RE: [gardeners] Re: compost,Emus

Murray, Raelene (
Tue, 27 Apr 1999 09:29:02 +1000

Another emu fan - shucks, kinda glad I am not alone.  My family has an emu
farm (about 1800 birds at the moment).  And emu steaks are just my favorite
meat.  Mind you emu hamburger and emu sausages aren't bad either!


	-----Original Message-----
	From:	Allen and Judy Merten []
	Sent:	Sunday, 25 April 1999 1:48 PM
	Subject:	Re: [gardeners] Re: compost,Emus

	Hi Penny,
	    We were given 18 Emus by a person that thought they were going
to get
	rich raising and selling Emus. The market never developed. However
pairs of
	Emus went for as much as $35,000, more commonly a pair went for
$15,000. Emu
	eggs were sold for as much as several hundred dollars each.
	    We have been raising them like livestock and we now have 8 left.
	Actually there are 11 left but 3 escaped. It is very difficult to
	an escaped Emu in a large pasture. It can run 30 mph and turn on a
	leaving 9 cents change. Emus are quite formidable (125 lbs.) at
	quarters and can do severe damage by kicking, breaking bones or
	severe lacerations. Just about the only way to recover the 3 that
escaped is
	to shoot them when the meat is needed. The smallest pasture in which
one of
	the Emus is now residing is 30 acres. We attempted to recapture it
using 4
	people on foot and one one a dirt bike. The Emu evaded all attempts
	recapture it.
	    Roping Emus is pretty damaging to them. If you rope one around
the neck
	it fights the rope until nearly sufficated and passes out. Usually
	recover. Roping one around the legs, a hard scaly area like a
chickens leg,
	doesn't work because the rope slides right off the legs.
	    They are easily handled in a smaller area like a pen or corral
	you can grab their wings and then walk them to their destination.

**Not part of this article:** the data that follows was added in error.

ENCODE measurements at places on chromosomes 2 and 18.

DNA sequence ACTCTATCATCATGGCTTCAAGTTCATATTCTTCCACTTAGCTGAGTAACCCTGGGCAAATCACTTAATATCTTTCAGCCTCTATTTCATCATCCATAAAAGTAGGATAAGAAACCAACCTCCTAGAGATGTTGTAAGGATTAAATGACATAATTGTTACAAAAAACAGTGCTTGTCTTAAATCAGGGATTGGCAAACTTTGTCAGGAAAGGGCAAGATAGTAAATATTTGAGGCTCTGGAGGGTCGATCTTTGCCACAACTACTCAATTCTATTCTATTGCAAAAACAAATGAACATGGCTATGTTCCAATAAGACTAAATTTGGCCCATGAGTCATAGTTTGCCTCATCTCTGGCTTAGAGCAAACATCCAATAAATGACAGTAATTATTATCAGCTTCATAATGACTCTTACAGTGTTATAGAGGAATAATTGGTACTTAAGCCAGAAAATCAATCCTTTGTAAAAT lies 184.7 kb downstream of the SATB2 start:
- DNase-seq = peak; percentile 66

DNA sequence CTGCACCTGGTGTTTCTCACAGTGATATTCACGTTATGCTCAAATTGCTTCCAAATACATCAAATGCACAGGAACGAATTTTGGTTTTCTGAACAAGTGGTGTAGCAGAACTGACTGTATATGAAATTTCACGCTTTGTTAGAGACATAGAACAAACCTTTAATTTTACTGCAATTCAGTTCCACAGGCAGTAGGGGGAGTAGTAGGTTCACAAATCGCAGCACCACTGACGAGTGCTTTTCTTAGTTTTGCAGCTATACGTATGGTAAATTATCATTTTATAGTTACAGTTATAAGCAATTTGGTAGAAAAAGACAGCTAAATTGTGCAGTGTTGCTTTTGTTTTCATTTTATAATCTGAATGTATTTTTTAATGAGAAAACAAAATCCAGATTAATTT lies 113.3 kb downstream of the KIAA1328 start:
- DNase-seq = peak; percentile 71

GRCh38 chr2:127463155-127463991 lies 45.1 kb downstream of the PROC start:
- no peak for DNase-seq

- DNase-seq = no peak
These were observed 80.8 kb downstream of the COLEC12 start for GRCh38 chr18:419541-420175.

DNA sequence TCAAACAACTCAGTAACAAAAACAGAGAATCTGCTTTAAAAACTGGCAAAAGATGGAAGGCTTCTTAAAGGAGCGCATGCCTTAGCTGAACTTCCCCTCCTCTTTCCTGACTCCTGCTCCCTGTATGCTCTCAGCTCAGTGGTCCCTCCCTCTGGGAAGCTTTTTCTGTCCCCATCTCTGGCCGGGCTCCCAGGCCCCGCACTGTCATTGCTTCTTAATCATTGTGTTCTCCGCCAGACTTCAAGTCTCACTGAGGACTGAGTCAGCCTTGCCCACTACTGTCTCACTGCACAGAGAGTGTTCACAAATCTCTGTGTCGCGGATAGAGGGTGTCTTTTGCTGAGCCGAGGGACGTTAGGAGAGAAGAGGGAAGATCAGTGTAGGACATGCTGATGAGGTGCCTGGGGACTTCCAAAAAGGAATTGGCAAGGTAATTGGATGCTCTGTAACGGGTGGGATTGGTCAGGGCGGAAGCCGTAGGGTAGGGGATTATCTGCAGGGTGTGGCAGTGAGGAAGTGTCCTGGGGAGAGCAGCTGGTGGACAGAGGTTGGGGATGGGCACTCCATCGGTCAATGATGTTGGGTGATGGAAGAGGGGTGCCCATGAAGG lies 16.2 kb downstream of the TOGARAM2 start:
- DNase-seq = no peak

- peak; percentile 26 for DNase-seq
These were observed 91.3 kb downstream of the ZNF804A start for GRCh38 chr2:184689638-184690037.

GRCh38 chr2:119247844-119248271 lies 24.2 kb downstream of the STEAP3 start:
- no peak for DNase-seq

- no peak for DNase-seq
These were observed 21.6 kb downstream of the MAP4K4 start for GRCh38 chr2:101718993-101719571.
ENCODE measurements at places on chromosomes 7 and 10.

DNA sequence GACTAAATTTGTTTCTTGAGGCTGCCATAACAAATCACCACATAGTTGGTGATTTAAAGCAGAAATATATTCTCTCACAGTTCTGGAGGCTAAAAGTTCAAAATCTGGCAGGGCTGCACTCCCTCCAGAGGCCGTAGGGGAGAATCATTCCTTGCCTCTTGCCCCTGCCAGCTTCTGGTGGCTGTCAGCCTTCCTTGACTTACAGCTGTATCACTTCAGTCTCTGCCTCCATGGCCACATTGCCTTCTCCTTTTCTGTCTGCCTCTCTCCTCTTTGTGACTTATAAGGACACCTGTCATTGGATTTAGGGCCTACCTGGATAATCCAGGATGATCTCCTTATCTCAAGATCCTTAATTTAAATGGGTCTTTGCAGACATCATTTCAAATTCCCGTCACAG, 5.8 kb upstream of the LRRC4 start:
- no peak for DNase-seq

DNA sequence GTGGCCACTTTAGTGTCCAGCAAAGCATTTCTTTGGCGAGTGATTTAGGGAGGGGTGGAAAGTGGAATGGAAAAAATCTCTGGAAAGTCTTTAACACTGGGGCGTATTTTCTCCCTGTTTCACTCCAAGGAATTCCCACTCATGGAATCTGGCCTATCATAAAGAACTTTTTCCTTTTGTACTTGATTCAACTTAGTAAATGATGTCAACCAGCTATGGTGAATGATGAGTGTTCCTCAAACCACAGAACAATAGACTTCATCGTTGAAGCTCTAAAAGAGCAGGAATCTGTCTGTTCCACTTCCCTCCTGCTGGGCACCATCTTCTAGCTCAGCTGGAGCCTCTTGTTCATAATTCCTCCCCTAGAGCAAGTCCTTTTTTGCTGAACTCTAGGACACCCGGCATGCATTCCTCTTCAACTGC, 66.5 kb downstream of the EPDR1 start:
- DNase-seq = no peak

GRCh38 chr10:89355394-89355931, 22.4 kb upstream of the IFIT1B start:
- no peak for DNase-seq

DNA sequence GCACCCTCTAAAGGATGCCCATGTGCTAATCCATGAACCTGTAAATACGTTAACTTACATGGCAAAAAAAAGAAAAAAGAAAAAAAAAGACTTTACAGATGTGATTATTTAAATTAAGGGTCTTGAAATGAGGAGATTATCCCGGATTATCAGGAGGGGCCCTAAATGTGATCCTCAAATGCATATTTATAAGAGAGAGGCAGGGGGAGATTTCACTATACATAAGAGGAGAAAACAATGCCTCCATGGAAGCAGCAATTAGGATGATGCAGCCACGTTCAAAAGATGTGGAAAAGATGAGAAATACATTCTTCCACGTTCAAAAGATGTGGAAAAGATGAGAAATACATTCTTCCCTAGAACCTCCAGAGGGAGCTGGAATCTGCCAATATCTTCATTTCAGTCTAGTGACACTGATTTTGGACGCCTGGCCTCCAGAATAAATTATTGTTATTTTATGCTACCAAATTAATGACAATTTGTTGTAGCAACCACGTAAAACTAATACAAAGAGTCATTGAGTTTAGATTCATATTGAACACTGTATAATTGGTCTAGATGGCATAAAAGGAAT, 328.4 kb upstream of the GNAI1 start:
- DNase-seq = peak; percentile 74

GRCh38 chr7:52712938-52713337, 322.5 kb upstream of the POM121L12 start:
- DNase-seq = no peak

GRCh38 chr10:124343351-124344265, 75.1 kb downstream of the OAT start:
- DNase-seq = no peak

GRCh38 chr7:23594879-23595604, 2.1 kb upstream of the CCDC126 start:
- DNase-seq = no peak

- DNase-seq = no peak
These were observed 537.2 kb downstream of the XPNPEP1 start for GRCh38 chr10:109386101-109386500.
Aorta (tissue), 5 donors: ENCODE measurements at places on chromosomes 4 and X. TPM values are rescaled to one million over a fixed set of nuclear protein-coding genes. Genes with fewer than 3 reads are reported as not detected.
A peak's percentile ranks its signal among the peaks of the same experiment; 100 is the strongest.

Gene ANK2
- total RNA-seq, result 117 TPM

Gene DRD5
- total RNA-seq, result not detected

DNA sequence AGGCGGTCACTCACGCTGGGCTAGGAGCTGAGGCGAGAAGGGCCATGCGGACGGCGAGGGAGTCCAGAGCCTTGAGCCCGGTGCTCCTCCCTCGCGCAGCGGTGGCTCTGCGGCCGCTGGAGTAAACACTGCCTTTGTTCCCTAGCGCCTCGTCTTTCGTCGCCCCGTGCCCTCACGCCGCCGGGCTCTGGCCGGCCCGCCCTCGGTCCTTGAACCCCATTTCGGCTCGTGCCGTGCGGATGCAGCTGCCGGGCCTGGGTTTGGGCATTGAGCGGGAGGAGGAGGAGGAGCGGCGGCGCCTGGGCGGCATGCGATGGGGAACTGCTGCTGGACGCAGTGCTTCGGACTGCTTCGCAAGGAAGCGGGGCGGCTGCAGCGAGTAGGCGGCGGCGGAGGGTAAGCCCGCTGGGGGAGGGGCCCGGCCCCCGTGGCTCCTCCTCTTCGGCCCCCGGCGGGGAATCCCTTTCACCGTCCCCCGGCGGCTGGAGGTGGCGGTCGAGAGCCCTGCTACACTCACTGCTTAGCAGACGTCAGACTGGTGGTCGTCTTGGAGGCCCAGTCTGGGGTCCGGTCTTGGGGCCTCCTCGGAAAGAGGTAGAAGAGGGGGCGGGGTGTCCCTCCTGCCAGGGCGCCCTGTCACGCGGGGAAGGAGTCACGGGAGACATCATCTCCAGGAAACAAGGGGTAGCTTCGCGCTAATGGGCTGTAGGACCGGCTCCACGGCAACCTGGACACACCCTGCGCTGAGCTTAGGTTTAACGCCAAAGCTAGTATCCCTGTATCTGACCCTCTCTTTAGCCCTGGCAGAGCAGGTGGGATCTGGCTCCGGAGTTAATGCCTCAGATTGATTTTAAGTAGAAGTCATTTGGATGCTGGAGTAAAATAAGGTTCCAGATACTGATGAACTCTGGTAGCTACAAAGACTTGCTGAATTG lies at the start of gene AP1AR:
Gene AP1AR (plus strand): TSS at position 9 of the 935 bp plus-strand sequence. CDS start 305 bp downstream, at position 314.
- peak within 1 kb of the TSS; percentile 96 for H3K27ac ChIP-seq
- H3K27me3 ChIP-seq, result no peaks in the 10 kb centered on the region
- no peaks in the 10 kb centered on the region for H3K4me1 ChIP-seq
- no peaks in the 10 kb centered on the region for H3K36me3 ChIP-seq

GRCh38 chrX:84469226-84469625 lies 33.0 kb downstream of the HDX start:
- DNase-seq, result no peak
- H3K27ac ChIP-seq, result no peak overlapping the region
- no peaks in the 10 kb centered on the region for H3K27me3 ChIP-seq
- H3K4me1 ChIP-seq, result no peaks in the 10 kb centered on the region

requires two, calm, levelhead people. Their wings are about the size
of a
	chickens wing. They do not like to enter a trailer with a roof on
	    We are going to keep a pair. They will have free movement on our
	acres and hopefully nest and raise young birds. Their eggs are such
a bright
	green that they do not look like a "natural" bird egg, more like an
	egg. A friend of ours was given 6 Emus and has 4 left. The one hen
laid eggs
	in three nests and the 3 males incubate the eggs and protect the
young. The
	hen is through with the whole deal after she lays the eggs. This is
one bird
	species that is female dominated. The female Emus have to be keep
	from other females when they reach maturity or the "alpha" female
will kill
	the other females. My friends hen laid 15 eggs and the 3 males
hatched 14
	eggs. They take good care of the chicks.
	    The Emu manure we come by in the course of feeding the birds.
The meat
	of the Emu is a good substitute for beef. It is red meat, like
sirloin, not
	at all like poultry. It has a wonderful taste and texture. You can
use it in
	the place of beef and not wish you were eating something else
instead. The
	Emu liver is better than beef liver, milder tasting, and more
	    Bastrop Co.
	    SE Central Tx.
	penny x stamm wrote:

	> Allen, I thought you were kidding us when you said you had
	> emu (steaks?) for dinner a few days ago...  Now you have emu
	> manure..  I must have missed something along the way.....
	> How come?
	> Penny, NY
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